• Poor execution: this happens when the leadership team has a plan, but not much is being implemented (or not on time). This is the result of a lack of systems to hold people accountable. A small company doesn’t need much system to hold people accountable: the founder is on top of everybody and can make sure that everything gets done. As the team grows this approach is physically not possible anymore, and things fall through the cracks – unless the team puts in place a system to hold people accountable and follow up on people’s commitments.
  • Talent issues: the key question here is: “Would you enthusiastically rehire everybody on your team?” As a company grows its need for talents evolves. Some people can evolve as the company grows with proper training, but others can’t – or are not interested to. Growing companies that don’t regularly assess their talents, and help them develop new skills, stop growing at some point – not because of a lack of opportunities, but because it doesn’t have the right people in place.
  • Lack of cash: Growth costs cash (e.g. to buy new equipment, fund payment terms for a growing clientele,…). Tight cash management, that involves the right people around the table (beyond the accounting team), is necessary to limit the need for outside funding – and provide much-needed cash to fuel your growth engine.

FACC: Is there a specific type of person in the professional world who is able to change compared to someone who cannot?  

This is a very good question, because changing a company to unlock its growth potential very often involves changing the senior leaders’ behaviors (including the CEO/founder). These changes can be difficult; I sometimes hear CEOs make comments like: “Why should I change? I am not the problem; my team is the problem!” In order to be able to change a person needs to have a:

  • Desire to change – ie a long-term goal that they highly value and that they passionately want to achieve. As you can imagine the senior leaders need to have the same long-term goal, and need the same strong desire to reach it.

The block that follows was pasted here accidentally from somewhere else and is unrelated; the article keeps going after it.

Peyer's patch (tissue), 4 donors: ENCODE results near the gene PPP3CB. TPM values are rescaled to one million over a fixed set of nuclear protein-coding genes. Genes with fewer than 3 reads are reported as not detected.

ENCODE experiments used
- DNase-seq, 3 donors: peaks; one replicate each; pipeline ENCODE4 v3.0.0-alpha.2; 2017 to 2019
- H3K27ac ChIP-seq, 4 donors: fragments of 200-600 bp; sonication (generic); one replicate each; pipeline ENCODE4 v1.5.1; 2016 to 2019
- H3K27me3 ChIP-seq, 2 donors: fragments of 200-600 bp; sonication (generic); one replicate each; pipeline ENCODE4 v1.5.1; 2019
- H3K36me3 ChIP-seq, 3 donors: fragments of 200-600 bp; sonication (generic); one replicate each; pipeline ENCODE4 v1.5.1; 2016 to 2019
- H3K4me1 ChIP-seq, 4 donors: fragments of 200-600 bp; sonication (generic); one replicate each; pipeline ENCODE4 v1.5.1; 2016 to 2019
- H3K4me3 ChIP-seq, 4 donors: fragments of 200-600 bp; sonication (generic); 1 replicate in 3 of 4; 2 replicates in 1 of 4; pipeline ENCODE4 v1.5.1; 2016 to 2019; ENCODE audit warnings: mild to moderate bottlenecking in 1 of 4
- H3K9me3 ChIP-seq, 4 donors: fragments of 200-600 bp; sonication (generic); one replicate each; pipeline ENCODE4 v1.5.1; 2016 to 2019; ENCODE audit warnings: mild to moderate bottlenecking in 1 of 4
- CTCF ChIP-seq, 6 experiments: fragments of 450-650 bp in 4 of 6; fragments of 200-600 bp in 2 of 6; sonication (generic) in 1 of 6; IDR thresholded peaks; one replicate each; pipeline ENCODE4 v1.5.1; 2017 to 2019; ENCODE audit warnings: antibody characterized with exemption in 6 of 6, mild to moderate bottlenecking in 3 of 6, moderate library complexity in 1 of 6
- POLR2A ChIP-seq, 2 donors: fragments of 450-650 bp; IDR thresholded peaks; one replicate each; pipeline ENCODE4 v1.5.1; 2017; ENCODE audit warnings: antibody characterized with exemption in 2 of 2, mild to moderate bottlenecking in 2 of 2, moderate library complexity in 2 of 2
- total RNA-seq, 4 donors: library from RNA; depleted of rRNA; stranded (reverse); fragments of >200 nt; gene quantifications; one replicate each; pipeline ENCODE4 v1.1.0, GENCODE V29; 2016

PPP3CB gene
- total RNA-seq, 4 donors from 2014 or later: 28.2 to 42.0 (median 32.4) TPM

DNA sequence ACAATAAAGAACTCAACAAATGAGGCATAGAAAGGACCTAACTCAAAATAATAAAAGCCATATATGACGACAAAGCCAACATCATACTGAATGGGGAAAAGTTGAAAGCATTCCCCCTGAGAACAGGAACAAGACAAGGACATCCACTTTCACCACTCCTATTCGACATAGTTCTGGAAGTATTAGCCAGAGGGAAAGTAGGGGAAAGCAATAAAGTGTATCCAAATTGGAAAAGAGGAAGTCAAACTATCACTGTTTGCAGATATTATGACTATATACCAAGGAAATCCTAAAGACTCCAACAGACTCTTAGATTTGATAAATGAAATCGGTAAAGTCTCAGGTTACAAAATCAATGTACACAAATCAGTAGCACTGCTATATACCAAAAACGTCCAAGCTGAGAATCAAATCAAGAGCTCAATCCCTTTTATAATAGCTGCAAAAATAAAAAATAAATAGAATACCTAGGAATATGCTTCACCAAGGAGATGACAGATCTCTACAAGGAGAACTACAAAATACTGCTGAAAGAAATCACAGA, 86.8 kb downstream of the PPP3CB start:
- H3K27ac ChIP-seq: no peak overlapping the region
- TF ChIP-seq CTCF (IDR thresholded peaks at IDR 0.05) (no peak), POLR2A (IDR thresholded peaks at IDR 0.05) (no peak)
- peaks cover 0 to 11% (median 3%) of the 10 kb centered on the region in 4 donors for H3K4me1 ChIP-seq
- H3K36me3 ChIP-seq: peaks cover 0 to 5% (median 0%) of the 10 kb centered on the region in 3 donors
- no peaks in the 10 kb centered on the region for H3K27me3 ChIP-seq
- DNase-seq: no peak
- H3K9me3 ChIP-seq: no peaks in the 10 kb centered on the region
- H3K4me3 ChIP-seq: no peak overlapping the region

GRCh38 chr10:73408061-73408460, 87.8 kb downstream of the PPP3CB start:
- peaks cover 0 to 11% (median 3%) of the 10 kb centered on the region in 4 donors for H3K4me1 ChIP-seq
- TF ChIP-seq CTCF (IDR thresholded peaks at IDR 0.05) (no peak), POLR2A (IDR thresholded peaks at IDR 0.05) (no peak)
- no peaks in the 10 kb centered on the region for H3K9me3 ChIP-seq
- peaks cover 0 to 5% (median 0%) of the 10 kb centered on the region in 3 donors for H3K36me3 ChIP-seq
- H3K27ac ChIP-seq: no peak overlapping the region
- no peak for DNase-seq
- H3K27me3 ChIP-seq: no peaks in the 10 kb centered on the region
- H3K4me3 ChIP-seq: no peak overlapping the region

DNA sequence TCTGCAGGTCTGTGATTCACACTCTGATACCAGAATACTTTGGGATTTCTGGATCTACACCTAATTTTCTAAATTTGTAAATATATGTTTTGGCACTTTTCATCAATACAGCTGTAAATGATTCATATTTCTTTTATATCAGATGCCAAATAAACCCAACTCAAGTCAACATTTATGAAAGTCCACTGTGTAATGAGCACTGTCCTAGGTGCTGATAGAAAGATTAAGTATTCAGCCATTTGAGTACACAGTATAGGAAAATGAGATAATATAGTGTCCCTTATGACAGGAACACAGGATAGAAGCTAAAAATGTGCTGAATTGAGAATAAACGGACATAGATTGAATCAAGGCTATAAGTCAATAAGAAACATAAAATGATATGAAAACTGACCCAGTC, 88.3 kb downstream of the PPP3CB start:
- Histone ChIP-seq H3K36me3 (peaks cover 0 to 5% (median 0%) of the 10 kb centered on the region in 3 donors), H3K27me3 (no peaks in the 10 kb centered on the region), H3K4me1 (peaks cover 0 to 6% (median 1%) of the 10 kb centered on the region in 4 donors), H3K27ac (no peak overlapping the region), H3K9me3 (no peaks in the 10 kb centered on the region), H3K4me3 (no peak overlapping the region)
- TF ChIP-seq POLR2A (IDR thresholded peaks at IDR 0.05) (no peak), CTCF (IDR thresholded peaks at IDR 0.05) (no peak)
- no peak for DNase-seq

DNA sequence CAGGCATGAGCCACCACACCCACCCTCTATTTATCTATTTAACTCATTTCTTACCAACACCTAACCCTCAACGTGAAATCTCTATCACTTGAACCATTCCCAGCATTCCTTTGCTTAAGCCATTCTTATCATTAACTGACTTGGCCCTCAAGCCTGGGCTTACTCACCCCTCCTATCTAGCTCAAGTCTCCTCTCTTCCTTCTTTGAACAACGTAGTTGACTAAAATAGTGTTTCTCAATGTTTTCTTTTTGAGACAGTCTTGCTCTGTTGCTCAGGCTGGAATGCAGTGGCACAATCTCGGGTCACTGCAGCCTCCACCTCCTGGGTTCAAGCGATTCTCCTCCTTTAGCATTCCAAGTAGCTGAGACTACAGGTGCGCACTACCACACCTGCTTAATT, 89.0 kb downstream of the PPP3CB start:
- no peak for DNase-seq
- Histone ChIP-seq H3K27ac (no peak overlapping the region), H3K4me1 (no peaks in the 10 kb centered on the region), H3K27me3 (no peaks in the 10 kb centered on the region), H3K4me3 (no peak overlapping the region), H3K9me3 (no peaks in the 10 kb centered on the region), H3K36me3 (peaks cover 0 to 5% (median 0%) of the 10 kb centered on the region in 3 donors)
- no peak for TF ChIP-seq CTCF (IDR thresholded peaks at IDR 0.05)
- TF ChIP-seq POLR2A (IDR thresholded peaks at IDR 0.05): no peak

• Willingness to change – ie the unwavering energy to keep implementing changes through the periods of doubt.

A leader who doesn’t have a strong desire and the unwavering willingness to change won’t be able to change their company, regardless how successful they have been in the past. However, once these two elements are in place, a lot becomes possible.

FACC: If an FACC-NY member who is frustrated by the way their business is growing had two minutes with you, what questions should they ask?

I would ask them 3 sets of questions:

  • Where do you want to be in 5 years from now?
  • What prevents you from getting there? Which roadblocks are in your way? If these roadblocks were eliminated, would you be able to reach your 5-year goal? If not: what else would prevent you from getting there?
  • What are you not willing to do to get there?

FACC: What led you to joining the FACC-NY network?

Very simple: I wanted to expand my network of people who work across the Atlantic, and see how I can help. I was born and raised in Belgium and worked for 12 years in Europe, before moving to the US 10 years ago (first to California, then to Connecticut). I find the multicultural aspect of FACC extremely attractive.